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Health Care Access and Perceptions of Provider Care among Individuals in Same-Sex Couples

Slide presentation from the AHRQ 2011 conference.

On September 19, 2011, James Kirby made this presentation at the 2011 Annual Conference. Select to access the PowerPoint® presentation (100 KB). Plugin Software Help.


Slide 1

 

Health Care Access and Perceptions of Provider Care among Individuals in Same-Sex Couples

Joseph Clift
AHRQ/Environmental Protection Agency

James Kirby
AHRQ

Slide 2

 

Background

  • Most research on gay, lesbian, bisexual and transgender (LGBT) people focuses on health disparities, not access, use or perceptions.
  • Most research is based on small, convenience samples.

Slide 3

 

Objective

  • Compare individuals in same-sex couples to those in different-sex married couples:
    • Access.
    • Preventive Use.
    • Perceptions of care.

Slide 4

 

Method

  • Descriptive statistics with difference tests corrected for the complex sample design.
  • Logistic regression models controlling for a limited number of basic sociodemographic variables:
    • Age, household income, highest degree, metropolitan residence and insurance status.

Slide 5

 

Data

  • Medical Expenditure Panel Survey, pooled for 1996-2007.
  • Sample: individuals who are married or who report having a "partner" of the same sex:
    • 136,676 married individuals.
    • 696 individuals in same sex couples.

Slide 6

 

Variables

  • Access.
  • Preventive Use.
  • Perceptions of Provider Care.

Slide 7

 

Results: Access

Image: Bar graph shows the following data:

 Different-sex
married
Same-sex
Has USC83%81%
Got appt when wanted (urgent)85%79%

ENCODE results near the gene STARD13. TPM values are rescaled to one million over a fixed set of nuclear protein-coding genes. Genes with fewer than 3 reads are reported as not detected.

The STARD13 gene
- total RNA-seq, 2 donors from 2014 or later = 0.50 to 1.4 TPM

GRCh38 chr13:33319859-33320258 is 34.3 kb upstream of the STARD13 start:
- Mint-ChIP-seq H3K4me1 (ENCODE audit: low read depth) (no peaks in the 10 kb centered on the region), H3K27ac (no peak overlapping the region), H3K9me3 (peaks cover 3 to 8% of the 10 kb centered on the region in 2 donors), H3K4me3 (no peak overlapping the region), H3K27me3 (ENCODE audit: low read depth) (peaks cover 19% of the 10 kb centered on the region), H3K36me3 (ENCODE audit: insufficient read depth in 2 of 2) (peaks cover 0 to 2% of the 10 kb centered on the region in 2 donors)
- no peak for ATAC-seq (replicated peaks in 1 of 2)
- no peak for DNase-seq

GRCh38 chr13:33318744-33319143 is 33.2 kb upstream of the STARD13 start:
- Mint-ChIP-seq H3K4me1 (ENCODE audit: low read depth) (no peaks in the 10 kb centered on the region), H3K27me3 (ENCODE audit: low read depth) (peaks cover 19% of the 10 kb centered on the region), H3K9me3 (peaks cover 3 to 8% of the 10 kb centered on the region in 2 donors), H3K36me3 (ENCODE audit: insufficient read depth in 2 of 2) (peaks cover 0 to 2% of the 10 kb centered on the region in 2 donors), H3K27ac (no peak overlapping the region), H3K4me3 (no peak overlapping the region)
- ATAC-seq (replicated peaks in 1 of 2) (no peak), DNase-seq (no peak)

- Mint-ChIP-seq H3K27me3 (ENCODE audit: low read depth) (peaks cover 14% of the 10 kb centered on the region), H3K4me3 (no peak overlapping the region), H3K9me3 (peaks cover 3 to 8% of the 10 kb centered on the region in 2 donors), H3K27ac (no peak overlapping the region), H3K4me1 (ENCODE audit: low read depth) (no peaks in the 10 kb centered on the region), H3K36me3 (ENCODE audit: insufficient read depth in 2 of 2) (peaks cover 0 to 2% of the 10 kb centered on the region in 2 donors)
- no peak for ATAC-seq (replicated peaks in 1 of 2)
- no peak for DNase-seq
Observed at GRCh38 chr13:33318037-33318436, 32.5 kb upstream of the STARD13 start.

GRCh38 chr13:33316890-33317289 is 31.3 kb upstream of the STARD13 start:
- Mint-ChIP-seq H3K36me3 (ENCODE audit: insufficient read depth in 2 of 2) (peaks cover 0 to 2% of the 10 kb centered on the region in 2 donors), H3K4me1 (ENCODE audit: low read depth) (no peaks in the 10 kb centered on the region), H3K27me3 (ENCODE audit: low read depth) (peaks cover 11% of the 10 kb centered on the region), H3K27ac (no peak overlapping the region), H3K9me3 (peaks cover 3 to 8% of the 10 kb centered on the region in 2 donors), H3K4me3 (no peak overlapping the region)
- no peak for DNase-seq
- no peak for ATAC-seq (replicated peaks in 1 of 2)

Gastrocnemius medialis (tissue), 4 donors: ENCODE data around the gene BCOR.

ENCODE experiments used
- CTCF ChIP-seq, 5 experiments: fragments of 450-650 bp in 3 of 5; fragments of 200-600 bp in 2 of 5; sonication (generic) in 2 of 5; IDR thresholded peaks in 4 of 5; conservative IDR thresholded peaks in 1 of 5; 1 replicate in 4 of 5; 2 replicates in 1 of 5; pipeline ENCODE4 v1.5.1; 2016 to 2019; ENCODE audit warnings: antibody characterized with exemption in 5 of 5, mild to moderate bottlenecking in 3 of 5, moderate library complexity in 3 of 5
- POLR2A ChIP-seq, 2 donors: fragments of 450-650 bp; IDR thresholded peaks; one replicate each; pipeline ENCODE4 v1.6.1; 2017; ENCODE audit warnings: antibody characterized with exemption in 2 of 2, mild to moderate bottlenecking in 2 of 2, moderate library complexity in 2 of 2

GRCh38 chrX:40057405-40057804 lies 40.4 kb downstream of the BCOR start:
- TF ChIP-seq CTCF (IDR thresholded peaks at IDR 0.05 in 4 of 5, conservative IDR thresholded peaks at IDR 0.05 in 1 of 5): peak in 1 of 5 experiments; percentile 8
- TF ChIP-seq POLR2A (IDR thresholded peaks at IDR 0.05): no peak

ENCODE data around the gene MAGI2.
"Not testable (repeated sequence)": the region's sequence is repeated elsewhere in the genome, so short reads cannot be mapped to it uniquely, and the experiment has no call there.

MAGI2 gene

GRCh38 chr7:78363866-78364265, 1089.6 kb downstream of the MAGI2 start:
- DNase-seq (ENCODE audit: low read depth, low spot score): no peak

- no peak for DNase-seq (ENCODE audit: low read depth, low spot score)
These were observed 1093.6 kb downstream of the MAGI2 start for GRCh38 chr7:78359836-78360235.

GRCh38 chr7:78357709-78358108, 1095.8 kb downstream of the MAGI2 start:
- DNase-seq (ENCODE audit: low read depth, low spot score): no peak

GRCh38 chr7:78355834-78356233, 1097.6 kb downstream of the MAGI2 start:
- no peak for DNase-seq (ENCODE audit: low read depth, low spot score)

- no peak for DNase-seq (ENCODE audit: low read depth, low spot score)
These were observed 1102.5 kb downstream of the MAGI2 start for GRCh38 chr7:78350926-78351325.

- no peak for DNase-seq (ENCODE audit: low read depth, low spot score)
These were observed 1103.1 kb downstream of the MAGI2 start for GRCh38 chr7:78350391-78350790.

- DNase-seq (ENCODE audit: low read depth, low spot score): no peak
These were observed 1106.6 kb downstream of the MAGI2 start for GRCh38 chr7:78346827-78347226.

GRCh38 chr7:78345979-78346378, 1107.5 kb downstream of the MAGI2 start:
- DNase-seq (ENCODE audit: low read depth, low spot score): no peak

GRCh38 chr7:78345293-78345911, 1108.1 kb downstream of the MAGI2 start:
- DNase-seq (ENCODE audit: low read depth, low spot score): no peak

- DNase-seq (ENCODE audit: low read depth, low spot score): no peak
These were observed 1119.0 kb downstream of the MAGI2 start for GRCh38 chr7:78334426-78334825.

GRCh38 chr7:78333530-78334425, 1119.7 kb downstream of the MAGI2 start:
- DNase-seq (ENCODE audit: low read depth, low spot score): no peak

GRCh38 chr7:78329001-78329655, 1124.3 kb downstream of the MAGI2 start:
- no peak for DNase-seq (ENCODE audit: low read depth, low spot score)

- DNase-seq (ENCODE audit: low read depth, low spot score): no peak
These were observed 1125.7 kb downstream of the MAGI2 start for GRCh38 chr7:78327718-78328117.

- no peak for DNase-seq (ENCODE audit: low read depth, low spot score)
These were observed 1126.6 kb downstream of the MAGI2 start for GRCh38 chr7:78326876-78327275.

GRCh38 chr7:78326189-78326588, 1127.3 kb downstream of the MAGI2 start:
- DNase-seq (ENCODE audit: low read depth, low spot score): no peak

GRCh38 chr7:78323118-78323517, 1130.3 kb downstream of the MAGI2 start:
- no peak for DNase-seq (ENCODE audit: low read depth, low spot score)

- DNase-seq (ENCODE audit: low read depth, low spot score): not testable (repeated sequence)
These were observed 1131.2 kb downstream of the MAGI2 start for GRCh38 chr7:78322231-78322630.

Got appt when wanted (non-urgent)84%74%
Easy to see a specialist77%62%

Slide 8

 

Results: Access

Image: Bar graph shows the following data:

 Different-sex
married
Same-sex
Unable to get dental care3%4%
Delayed in getting dental care3%5%
Unable to get Rx2%2%
Delays in getting Rx3%6%

 

Slide 9

 

Results: Preventive Use

Image: Bar graph shows the following data:

 Different-sex
married
Same-sex
Had routine checkup65%64%
Had flu shot32%39%
Had blood pressure checked84%83%

Slide 10

 

Results: Perceptions of Provider Care

Image: Bar graph shows the following data:

 Different-sex
married
Same-sex
Clear explanations provided93%90%
Provider showed respect93%88%
Unable to get Rx2%2%
Provider spent
enough time
87%80%


Slide 11

 

Odds-ratios from Logistic Regression Model

VariableDifferent-sexSame-sex
Got medical appointment when wanted (urgent)1.00.8
Got medical appointment when wanted (non-urgent)1.00.6
Easy to see a specialist1.00.6
Delayed in getting necessary prescription drugs1.02.4
Had flu shot in last year1.01.7
Doctor showed respect1.00.6
Doctor spent enough time1.00.7

Slide 12

 

Summary and Conclusions

  • Statistically significant differences exist on:
    • Timeliness of getting appointments and Rx drugs.
    • Ease in seeing specialists.
    • Annual flu shot.
  • Most measures show no statistically significant difference.
  • Overall pattern of differences indicate that individuals in same-sex couples have generally worse access and more negative perceptions of care:
    • Annual flu shot is the exception.

Slide 13

 

Limitations

  • Cannot infer to LGBT people, only to those in same-sex cohabiting couples.
  • Differences are "averages" over 12 years.
  • Descriptive.
Page last reviewed October 2014
Internet Citation: Health Care Access and Perceptions of Provider Care among Individuals in Same-Sex Couples. October 2014. Agency for Healthcare Research and Quality, Rockville, MD. http://archive.ahrq.gov/news/events/conference/2011/kirby/index.html

 

The information on this page is archived and provided for reference purposes only.

 

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